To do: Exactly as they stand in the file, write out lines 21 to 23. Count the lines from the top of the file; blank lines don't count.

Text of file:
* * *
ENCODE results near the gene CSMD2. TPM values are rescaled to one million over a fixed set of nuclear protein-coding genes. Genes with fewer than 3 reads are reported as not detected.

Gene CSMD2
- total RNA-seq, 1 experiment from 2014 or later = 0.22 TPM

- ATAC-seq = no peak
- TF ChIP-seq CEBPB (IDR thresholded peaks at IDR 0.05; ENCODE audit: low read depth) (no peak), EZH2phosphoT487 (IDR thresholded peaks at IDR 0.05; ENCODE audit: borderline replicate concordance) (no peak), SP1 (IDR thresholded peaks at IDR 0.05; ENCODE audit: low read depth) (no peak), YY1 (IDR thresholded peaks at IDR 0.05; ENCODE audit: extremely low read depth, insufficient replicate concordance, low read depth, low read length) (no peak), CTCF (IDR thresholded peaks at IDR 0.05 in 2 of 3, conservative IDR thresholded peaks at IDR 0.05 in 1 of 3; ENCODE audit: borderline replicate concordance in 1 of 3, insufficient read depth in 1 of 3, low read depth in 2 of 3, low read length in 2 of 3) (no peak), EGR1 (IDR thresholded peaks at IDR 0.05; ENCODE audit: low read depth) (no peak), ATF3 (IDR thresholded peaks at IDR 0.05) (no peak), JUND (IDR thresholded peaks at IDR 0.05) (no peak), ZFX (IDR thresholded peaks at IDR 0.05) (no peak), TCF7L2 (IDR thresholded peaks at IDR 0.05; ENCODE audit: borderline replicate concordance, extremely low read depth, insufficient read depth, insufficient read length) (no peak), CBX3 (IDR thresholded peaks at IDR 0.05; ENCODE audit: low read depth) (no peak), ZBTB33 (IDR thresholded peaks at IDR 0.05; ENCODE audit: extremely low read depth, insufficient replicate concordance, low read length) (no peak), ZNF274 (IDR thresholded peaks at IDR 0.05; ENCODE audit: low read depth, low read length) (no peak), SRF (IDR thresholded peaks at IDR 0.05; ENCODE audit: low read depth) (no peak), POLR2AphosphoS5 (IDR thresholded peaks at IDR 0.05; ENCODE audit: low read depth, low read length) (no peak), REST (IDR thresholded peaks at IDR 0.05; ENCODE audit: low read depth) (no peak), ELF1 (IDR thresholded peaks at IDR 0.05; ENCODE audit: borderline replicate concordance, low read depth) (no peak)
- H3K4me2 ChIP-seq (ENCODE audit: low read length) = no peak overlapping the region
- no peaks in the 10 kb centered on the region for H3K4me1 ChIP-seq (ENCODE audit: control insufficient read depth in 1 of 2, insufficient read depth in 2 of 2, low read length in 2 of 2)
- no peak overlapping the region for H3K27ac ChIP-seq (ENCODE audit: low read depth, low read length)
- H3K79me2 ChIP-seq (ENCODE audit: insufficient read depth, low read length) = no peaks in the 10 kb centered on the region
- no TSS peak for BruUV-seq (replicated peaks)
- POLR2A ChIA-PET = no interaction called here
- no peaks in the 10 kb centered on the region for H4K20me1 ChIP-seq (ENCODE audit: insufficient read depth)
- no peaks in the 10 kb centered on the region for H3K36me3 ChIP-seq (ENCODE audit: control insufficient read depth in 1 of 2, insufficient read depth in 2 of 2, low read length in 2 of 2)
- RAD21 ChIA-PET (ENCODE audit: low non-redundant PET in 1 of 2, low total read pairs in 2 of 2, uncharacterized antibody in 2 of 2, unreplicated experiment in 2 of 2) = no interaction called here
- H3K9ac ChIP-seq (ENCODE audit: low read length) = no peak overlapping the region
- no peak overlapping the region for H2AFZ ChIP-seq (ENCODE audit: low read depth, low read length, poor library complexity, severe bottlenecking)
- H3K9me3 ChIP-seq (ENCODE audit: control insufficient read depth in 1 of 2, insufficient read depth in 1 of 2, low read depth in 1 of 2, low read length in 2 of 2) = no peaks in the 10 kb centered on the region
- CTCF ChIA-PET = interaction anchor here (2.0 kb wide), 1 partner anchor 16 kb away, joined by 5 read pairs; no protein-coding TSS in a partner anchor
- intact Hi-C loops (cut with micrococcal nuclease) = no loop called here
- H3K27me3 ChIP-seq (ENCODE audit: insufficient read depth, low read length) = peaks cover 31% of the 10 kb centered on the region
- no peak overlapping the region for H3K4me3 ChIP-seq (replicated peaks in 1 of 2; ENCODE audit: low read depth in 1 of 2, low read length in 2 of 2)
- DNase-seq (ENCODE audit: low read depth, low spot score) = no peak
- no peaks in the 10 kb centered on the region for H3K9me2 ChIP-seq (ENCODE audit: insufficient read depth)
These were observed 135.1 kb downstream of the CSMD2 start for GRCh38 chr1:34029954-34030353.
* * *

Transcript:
- no peak overlapping the region for H3K4me3 ChIP-seq (replicated peaks in 1 of 2; ENCODE audit: low read depth in 1 of 2, low read length in 2 of 2)
- DNase-seq (ENCODE audit: low read depth, low spot score) = no peak
- no peaks in the 10 kb centered on the region for H3K9me2 ChIP-seq (ENCODE audit: insufficient read depth)